by Catriona Mills

Articles in “Life, the Universe, and Everything”

Is It That Time of Year Again?

Posted 22 August 2008 in by Catriona

Where the storms begin?

So I’m always being terrified by thunderbolts that come from nowhere?

And I keep getting caught in the rain, because I always forget how quickly tropical storms can come up out of nowhere?

And I forget to check BOM before I put a load of washing on, and then suddenly, out of a clear blue sky, it’s bucketing with rain?

When it can be pelting down in the front garden and still sunny in the back garden, as it is now?

When the lightning is so close that I feel the fillings jump in my mouth and I wish that my bed were higher off the ground, so I could hide under it?

Is it that time of year already?

I love that time of year.

Today's Life Lesson

Posted 21 August 2008 in by Catriona

People who walk up to where I am legally smoking, sit down next to me, and then loudly point out to each other the “No Smoking” signs several metres from where I am legally smoking irritate me intensely.

I feel that’s a valuable lesson.

Not learning it might have led to social confusion and some ill-judged friendships.

Sunset, Again

Posted 18 August 2008 in by Catriona

It’s been a long day followed by a lovely sunset, so why not combine the two in a transparent attempt to make it look as though I’m updating my blog?

Life in the Back Garden

Posted 14 August 2008 in by Catriona

I was trying to get a closer look this morning of the pair of lovely birds that our ragamuffin batch of mynahs was harassing; I have no idea what type of birds they are—and my inept Googling for Queensland birds with green tails and bright blue eye markings brought me no useful results—but they normally restrict themselves to hanging out in the palm trees. This time, they were bailed up in the bushes outside my study window, and it was unusual to see them so close.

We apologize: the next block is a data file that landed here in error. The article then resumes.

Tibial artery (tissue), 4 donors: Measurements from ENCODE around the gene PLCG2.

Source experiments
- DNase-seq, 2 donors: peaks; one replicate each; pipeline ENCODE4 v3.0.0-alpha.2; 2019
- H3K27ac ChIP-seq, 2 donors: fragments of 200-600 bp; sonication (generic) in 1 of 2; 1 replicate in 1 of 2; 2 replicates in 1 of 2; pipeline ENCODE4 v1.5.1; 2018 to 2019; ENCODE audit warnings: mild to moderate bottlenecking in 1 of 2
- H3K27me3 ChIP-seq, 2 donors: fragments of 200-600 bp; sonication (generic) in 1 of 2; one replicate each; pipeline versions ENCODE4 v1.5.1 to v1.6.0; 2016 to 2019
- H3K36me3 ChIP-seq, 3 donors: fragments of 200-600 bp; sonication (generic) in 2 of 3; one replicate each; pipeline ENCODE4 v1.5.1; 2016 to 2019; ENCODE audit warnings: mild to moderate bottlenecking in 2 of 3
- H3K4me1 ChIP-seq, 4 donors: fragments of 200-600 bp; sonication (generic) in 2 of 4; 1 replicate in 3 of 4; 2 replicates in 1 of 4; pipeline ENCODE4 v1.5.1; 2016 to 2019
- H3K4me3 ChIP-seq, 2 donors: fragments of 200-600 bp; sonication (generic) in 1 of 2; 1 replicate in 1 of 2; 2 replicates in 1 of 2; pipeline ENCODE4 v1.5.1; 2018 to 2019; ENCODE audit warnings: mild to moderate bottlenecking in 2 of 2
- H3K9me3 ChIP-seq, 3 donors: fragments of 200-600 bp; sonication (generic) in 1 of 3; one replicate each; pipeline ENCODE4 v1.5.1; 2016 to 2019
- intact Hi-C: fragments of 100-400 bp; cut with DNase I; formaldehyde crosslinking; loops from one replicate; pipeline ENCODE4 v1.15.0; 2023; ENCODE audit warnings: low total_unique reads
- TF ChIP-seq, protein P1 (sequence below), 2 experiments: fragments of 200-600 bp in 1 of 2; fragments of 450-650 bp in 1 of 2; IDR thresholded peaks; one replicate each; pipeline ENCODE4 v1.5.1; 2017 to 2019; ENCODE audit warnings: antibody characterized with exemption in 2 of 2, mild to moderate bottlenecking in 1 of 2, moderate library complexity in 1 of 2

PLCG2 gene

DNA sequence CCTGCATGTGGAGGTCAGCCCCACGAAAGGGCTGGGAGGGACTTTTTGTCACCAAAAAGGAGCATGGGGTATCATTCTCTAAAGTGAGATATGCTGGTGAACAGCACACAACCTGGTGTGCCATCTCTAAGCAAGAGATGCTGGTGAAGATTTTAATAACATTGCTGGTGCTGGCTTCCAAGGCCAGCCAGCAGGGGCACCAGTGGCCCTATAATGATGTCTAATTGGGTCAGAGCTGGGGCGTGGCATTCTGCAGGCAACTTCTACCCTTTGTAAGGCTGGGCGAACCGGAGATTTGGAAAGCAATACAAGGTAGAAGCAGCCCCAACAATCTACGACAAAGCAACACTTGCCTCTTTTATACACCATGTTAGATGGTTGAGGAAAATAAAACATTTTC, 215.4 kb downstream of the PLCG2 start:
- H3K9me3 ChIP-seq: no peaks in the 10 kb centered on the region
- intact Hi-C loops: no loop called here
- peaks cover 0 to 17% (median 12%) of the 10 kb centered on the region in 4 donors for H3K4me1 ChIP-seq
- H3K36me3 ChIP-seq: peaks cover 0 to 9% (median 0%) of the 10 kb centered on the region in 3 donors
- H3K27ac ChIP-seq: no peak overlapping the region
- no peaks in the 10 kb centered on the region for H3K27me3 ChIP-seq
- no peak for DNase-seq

Mind, the selfish things were more concerned with not being attacked by the mynahs, who outnumbered them four to one, than they were with holding still for me to take a photograph, so I didn’t manage to snap them in the end.

I had to settle for taking a picture of the blue-tongue, when he emerged to sun himself.

Blue-tongues freak me out a little; I’m not actually scared of them, or of any lizards, though I have a healthy Australian fear of snakes—and that’s the problem, really. Blue-tongues look far more like snakes than any self-respecting lizard should, especially when all I see is the inappropriately orange tail disappearing behind a box in the laundry, and freak out slightly.

You can’t really blame me: Australia has how many of the world’s most poisonous snakes? Almost all of them?

But when the lizard is in the garden, I’m not scared of him.

In fact, I hope his return means that we’ll soon be joined for the summer by our awesome water dragons—who make my day by throwing themselves off the roof, or climbing down the mulberry tree and then throwing themselves down the yukka as though it were a slide, or coming and lying on the verandah at my feet when it’s raining, or haring across the garden on their back legs, or occasionally wandering into the living room looking for insects.

And our bearded dragon, who’s a little less interesting, because he’s slower and closer to the ground, but who’s still nice to have around.